Transitioning to FIRE'd albeit somewhat cautiously...

realDonaldTrump

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Re: What are the realistic impacts of a Trump presidency?
« Reply #1021 on: January 15, 2017, 05:40:23 AM »
Widening gap between rich and poor. Trump voters will get what they asked for :)

Psychstache

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Re: What are the realistic impacts of a Trump presidency?
« Reply #1022 on: January 15, 2017, 06:14:58 AM »
The man has massed incredible talent and all anyone wants to do is ask questions about Russia.

I still have not seen any proof of this "incredible talent".

Seriously, he has T, Rex. The guy has been to more countries than UPS and he intimately knows the one commodity the US is 100% dependent on. Thats just one pick. Like it or not our nation and economy depend on oil and diplomacy.

And the election claims are bogus because actual voting was not manipulated in favor of Trump. I don't think the blackmail information is true period, and with dead people appearing in the new Star Wars video can not be 100% trusted. Especially if its low quality.

I think he is Married to a slavic. So what. He recognizes that we have too many fronts in this war already. Russia will make a better friend than enemy. What about the China hack of 25,000,000 accounts, and their advancement in the South China Sea, and our tech manufacturing in their grip, and their disregard of patients.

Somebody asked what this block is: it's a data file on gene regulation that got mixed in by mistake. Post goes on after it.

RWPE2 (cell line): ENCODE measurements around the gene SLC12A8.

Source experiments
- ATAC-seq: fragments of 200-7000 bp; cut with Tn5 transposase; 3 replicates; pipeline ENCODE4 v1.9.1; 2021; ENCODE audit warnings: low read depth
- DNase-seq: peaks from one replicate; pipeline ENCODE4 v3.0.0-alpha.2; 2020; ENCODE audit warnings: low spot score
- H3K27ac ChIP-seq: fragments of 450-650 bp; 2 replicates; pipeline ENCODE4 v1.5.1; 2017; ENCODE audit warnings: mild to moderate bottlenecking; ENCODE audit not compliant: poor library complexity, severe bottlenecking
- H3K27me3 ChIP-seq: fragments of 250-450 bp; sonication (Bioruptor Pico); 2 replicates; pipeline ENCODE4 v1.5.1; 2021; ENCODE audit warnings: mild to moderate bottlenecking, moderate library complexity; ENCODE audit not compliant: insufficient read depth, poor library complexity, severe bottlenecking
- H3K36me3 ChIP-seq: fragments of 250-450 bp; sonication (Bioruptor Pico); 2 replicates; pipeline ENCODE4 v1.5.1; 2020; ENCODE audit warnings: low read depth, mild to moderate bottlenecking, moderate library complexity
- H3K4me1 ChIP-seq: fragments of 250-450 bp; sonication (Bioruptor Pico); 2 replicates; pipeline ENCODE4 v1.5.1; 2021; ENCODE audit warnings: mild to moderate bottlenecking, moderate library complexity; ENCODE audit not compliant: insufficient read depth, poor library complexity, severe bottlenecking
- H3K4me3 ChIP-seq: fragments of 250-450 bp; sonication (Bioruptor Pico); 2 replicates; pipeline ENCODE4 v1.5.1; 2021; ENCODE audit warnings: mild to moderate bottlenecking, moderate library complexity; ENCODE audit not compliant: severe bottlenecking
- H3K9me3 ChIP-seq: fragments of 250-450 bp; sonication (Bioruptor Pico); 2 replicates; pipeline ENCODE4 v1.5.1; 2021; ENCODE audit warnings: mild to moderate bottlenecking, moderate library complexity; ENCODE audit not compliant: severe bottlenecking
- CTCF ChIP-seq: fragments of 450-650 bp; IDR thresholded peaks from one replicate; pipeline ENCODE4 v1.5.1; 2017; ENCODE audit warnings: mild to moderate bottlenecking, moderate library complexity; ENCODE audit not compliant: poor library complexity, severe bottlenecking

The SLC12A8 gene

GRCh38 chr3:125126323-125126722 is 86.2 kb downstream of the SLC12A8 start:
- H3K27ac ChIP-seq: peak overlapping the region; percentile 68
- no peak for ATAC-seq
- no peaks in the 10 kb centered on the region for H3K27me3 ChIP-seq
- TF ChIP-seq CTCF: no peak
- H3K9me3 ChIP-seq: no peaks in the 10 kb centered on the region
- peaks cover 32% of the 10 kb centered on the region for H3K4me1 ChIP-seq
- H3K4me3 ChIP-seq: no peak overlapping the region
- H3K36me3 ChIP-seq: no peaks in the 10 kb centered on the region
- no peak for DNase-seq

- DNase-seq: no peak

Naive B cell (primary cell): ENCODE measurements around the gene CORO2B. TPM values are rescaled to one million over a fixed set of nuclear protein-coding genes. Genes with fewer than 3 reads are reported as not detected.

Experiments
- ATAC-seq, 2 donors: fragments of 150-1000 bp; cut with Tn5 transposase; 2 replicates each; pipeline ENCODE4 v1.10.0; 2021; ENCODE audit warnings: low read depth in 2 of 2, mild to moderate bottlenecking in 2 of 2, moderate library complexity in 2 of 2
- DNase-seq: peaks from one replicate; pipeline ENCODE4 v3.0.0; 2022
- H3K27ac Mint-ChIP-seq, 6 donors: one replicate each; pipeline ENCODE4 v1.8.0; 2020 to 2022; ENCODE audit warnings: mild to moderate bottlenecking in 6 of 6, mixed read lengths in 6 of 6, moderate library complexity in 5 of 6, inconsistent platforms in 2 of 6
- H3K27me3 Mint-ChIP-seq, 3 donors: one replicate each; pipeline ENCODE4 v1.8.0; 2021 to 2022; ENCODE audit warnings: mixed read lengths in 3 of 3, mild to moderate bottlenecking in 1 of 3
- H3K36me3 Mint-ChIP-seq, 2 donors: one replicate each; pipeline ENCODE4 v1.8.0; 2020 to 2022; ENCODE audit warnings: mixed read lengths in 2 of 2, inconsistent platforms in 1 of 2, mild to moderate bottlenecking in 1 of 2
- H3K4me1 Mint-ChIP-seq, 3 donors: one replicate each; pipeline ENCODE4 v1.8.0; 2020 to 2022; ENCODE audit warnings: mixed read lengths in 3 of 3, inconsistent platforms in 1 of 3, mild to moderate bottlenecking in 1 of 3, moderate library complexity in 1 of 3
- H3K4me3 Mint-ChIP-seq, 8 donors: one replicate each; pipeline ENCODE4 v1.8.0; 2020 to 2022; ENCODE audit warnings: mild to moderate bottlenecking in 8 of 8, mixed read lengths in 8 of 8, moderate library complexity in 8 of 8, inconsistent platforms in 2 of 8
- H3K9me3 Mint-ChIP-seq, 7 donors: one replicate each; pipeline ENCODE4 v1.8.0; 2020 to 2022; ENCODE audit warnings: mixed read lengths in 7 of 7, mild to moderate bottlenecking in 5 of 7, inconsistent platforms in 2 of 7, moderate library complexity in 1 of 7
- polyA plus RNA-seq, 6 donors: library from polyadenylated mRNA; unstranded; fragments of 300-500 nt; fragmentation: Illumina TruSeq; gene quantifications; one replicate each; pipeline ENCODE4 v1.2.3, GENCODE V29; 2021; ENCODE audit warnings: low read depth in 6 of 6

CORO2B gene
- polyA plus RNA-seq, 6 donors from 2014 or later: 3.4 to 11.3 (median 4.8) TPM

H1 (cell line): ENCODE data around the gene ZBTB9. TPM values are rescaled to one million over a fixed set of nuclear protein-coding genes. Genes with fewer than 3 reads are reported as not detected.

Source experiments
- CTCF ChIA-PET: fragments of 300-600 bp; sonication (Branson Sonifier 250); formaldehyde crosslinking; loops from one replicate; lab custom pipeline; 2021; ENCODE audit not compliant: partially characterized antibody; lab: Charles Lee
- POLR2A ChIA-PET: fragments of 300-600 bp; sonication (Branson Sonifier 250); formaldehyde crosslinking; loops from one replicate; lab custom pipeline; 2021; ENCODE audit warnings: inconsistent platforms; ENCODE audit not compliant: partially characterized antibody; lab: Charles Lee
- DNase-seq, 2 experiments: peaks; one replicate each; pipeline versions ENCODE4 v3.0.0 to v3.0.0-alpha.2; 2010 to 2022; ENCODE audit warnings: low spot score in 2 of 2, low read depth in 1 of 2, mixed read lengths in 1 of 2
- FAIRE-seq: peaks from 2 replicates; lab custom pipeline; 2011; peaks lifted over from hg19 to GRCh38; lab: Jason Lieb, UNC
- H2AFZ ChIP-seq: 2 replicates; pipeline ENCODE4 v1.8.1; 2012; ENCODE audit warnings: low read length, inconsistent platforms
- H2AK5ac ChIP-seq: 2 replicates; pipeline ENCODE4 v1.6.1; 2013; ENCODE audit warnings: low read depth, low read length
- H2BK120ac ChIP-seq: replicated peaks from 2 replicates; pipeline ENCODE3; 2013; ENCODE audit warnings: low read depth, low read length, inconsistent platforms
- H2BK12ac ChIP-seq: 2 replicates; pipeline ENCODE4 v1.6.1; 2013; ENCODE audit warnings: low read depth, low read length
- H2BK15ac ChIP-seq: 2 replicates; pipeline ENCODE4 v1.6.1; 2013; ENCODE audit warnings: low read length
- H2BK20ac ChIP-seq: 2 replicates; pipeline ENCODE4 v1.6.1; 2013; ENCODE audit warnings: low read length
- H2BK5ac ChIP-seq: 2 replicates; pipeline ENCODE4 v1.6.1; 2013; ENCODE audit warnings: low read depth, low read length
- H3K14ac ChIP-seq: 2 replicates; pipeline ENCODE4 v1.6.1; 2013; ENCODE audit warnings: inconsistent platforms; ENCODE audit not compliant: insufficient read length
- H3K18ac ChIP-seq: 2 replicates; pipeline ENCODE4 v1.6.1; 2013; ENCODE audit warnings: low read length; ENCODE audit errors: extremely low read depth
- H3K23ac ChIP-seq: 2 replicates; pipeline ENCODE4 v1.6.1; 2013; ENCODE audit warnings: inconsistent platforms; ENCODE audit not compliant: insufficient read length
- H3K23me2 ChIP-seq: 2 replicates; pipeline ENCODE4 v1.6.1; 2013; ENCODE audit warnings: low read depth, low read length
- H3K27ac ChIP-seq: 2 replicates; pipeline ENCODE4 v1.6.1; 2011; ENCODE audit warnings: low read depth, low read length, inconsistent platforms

What about BO and Israel? Seriously? Oh sure, betray an actual ally and create massive instability with two nuclear powers-- Russia, and Israel while we are in every nation in the middle east but Iran and Arabia. Meanwhile Philippines gives us the finger and says they will go to China and Russia. Maybe we should make more friends and if we keep our emails on private servers that are not secured with classified info on them we have no right to point fingers. And BO wants to nationalize the election process why?

So now we have Russians posting to our forum?  At least, that's how it seems given how out of touch the posts are with the thread, and the suspicious username.  Just kidding (sort of), people are entitled to their opinions, but please frame them toward changing people's minds and sharing information, not just antagonistic.
Obvious troll is obvious. Do not feed.

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disconneked

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Re: What are the realistic impacts of a Trump presidency?
« Reply #1023 on: January 15, 2017, 09:24:25 AM »
The man has massed incredible talent and all anyone wants to do is ask questions about Russia.

I still have not seen any proof of this "incredible talent".

Seriously, he has T, Rex. The guy has been to more countries than UPS and he intimately knows the one commodity the US is 100% dependent on. Thats just one pick. Like it or not our nation and economy depend on oil and diplomacy.